With paintings by the masters, rare books and home goods crafted hundreds of years ago, Baltimore's Convention Center will become a museum of sorts next week — but one where people with large enough wallets can bring home the exhibits.
The Baltimore Summer Antiques Show returns with all of the gilded finery people have come to expect from the show — one of the largest in the country.
All told, the show includes more than 200,000 pieces, includiong fine art, furniture, silver, jewelry, porcelain, glass and textiles — with prices ranging from the modest to a painting that sets the record for the most expensive item ever offered at the show: a Monet you could hang in your living room for $5.8 million.
The painting has spent most of the past 100 years tucked into a private home in Switzerland, but it has had quite a wild ride this summer.
Its anonymous owners, desperate for fast money, put it up for sale late last month. While most of Europe was on vacation, one of America's largest antiques dealers put up the cash to buy it on the spot. And now, "Inondation à Giverny" ("Flood at Giverny"), a swirly work of yellow and lavender trees reflected in a flooded river, is for sale again.
"It's a real treat to have something that hasn't been seen in a public exhibition since 1959," said Katy Rothkopf, senior curator of European painting and sculpture at the Baltimore Museum of Art. "It's a real thrill. I'm definitely going to go."
The painting is large, 3 feet across. It's one of only three works the artist produced of an 1896 flood of his home in Giverny.
Though a painting of this caliber would typically be offered at one of the prestigious auction houses of New York, London or Paris, Bill Rau, owner of MS Rau Antiques of New Orleans, bought it from the Swiss family when the rest of the art world was preoccupied.
"We were in the right place at the right time," Rau says. "Sometimes you get lucky."
Those who have somewhat lower budgets pockets can also get lucky at the show. Antiques shoppers will find a collection of James Fenimore Cooper's writings bound in blue leather, a map of the Chesapeake Bay from the 1600s, an original Uncle Sam "I Want You" poster from 1917 and a rare Mahonri Young boxing sculpture.
For those new to the world of antiquities, the show can be daunting. We asked local dealers for pointers on how to walk the aisles like a pro.
"I tell my children if they are going to an antiques show to approach it as a feast for the eyes," says Jackie Smelkinson with Marcia Moylan, owns Baltimore's Moylan-Smelkinson/The Spare Room with Marcia Moylan. The two have been vendors at the show since its inception 30 years ago.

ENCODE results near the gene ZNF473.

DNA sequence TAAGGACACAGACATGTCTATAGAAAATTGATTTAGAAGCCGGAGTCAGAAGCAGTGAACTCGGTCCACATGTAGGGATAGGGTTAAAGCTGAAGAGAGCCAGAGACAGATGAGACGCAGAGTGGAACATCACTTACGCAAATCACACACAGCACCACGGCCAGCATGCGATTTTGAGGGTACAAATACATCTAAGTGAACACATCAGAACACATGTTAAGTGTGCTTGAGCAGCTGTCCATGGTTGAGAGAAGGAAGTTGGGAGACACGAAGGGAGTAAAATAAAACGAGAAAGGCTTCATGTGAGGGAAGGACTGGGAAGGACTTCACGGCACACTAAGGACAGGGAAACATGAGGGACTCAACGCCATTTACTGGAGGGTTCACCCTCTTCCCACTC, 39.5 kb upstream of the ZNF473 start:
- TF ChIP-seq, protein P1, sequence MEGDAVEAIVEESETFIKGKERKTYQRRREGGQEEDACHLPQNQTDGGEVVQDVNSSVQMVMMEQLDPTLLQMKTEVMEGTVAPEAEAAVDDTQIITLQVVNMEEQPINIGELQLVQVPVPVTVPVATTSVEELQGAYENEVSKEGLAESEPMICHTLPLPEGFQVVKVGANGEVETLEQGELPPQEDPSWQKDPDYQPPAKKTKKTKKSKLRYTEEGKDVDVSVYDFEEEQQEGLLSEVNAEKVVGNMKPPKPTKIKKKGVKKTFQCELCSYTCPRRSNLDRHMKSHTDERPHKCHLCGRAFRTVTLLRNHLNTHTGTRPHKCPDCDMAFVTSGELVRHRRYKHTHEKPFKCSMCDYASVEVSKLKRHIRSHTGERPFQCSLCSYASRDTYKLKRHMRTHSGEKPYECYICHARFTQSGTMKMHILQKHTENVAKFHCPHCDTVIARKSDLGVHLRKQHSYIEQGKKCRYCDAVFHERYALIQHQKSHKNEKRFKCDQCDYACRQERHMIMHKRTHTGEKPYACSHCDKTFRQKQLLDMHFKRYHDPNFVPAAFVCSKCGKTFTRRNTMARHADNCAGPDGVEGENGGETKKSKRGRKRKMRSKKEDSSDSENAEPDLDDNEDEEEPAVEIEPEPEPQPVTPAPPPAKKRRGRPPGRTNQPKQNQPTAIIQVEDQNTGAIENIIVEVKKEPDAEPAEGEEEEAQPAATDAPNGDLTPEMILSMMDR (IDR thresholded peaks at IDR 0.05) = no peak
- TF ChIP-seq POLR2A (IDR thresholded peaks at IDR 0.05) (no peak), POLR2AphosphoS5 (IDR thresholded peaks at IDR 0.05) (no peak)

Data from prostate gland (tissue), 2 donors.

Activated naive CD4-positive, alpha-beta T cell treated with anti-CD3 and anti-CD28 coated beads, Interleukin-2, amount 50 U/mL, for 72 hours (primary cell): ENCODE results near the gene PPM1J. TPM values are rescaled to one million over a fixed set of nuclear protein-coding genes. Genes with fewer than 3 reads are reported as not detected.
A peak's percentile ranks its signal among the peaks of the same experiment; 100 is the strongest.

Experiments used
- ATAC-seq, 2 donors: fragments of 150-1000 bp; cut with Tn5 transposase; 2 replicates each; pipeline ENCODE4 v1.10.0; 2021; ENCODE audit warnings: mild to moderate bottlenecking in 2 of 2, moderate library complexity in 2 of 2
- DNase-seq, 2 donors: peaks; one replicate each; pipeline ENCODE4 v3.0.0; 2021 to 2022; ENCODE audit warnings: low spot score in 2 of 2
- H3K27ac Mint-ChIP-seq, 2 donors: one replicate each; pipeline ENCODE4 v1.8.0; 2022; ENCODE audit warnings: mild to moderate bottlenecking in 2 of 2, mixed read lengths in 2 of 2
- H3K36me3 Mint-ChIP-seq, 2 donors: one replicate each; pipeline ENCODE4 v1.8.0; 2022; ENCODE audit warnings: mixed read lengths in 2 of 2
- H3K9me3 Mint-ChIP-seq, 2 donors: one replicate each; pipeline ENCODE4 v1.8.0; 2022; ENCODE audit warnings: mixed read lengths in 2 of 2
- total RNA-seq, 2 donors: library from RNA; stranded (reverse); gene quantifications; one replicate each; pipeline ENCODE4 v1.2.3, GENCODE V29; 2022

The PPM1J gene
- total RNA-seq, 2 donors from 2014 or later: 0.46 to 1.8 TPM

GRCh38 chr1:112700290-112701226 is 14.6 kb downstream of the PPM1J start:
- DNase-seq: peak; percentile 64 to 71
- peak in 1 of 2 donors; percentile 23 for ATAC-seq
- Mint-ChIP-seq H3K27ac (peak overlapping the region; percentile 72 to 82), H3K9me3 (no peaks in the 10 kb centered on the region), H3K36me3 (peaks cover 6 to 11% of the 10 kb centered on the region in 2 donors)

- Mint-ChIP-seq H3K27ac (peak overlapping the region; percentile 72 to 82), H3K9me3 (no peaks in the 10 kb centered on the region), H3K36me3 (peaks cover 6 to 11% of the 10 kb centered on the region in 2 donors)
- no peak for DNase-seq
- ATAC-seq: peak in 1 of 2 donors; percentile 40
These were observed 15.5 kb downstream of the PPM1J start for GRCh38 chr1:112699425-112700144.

"Just walk around and find something that you love. It's almost like going to a museum, except everything is for sale, everything is within grasp."
Do a little homework — or not If you're looking for something specific, say 19th-century ceramics or vintage French jewelry, it can be frustrating to zero in on just that. The show doesn't segregate by age, style — or anything. Everything is mixed together. So if you know what you're looking for, Susan Tillipman, who owns the Annapolis-based TOJ Gallery, suggests going to the show's website beforehand and mapping out a list of booths to hit.
That said, Tillipman says that people who merely make a beeline to two or three booths will inevitably miss quite a bit.
"If I were new, I'd just start at the beginning, wear very, very comfortable shoes, and just walk," she says.
It doesn't hurt to haggle It's always all right to ask for a better price. All experienced antiques shoppers do.
"You say, 'What's your very best price?' " Tillipman says. "People shouldn't be afraid to go into any antiques show and ask. In fact, it's very uncommon for someone to come in and just buy without asking."
Adds Smelkinson: "It's always alright to make an offer, even a silly offer, if you do it politely. There have been silly offers accepted — we've done it."
Also, people shouldn't get discouraged if they run into a lot of high-ticket items. Both vendors made clear that while there certainly is the multimillion-dollar Monet and plenty of pretty things that cost hundreds of thousands of dollars, there are deals to be had and lots of items in the $100 range.
The best time to buy At flea markets and farmers' markets, there's a strategy to swooping in at the 11th hour for last-minute mark-downs. That's not the case at an antiques show.
Moylan says if items aren't sold by the end of the day Sunday, they're perfectly happy to box them up and bring them home.
"We like to say we're just going home," she says. "We're not going out of business."
Serious collectors and dealers arrive when the doors open Thursday morning. They pounce on good buys. "The early bird gets the worm," Smelkinson says.